The sixth book in the series finds us again in the BookWorld which has finally been remade to be geographically similar to a planet rather than a library - so helpful. The real Thursday Next, who divides her time between working in the real world and BookWorld, is missing and the written Thursday Next, through a few of classic plot devices, gets on the case to try and find her. Of course, the BookWorld is so literal that nothing is simple to wrap up, but the real Thursday has to be found or else war might break out between the islands of Racy Novel and Women's Fiction (which in itself is a funny thought - porn characters vs fictional women's lib advocates.)

The great thing about this novel is the subtlety. Literary references, plot devices, writing techniques are all major components in the BookWorld that Fforde subtly and humorously weaves into the mystery story of locating the real Thursday and discovering why someone wanted her dead in the first place. Simple things like naming a cab driver Mediocre Gatsby (the brother of Great Gatsby) and having roads and squares named after authors who have found great success are just a few examples of how Fforde weaves the entire lexicon of literature into his stories.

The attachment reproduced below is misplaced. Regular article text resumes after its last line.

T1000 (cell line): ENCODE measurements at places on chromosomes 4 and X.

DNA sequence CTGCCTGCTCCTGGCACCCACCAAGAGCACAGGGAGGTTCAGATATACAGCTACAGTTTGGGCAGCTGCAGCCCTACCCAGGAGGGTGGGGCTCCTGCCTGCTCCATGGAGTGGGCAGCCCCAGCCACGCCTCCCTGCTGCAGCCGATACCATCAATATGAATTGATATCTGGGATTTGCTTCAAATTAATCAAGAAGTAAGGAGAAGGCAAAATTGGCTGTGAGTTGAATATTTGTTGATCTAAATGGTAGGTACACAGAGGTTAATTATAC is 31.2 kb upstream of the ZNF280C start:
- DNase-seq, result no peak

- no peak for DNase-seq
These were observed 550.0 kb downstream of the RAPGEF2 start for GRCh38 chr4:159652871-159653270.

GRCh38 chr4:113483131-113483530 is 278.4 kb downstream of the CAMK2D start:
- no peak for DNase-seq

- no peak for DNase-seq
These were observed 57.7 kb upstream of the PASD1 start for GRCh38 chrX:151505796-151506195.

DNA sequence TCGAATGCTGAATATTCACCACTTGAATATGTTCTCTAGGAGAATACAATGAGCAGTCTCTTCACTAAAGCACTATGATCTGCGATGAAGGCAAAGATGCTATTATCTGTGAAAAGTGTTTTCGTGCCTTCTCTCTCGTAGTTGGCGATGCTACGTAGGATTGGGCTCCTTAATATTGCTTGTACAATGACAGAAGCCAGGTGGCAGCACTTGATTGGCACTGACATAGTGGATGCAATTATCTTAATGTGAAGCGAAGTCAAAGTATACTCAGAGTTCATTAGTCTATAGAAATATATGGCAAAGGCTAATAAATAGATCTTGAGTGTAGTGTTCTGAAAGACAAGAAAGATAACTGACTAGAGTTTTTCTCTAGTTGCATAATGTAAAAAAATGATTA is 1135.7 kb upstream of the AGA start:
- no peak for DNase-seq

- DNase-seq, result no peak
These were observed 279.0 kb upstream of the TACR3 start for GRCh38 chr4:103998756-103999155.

An even deeper layer to this story is the character development of the written Thursday Next. She's battling her insecurities and uncertainties, pushing back against previous failures to really prove herself as an individual (while also staying true to the written version of a real person.)

The series is engaging and exciting and so much fun to read. Definitely start at the beginning though if you're new to Fforde with The Eyre Affair and enjoy!

Wednesday, April 4, 2012

The Three Weissmanns of Westport by Cathleen Schine

I'd like to start this review out with a little advice -- Don't claim you're paying homage to a great piece of literature in your modern telling if you're not going to stay true to the classic version of the story. Everyone will be comparing your book to the original story and when you deviate we will HATE it.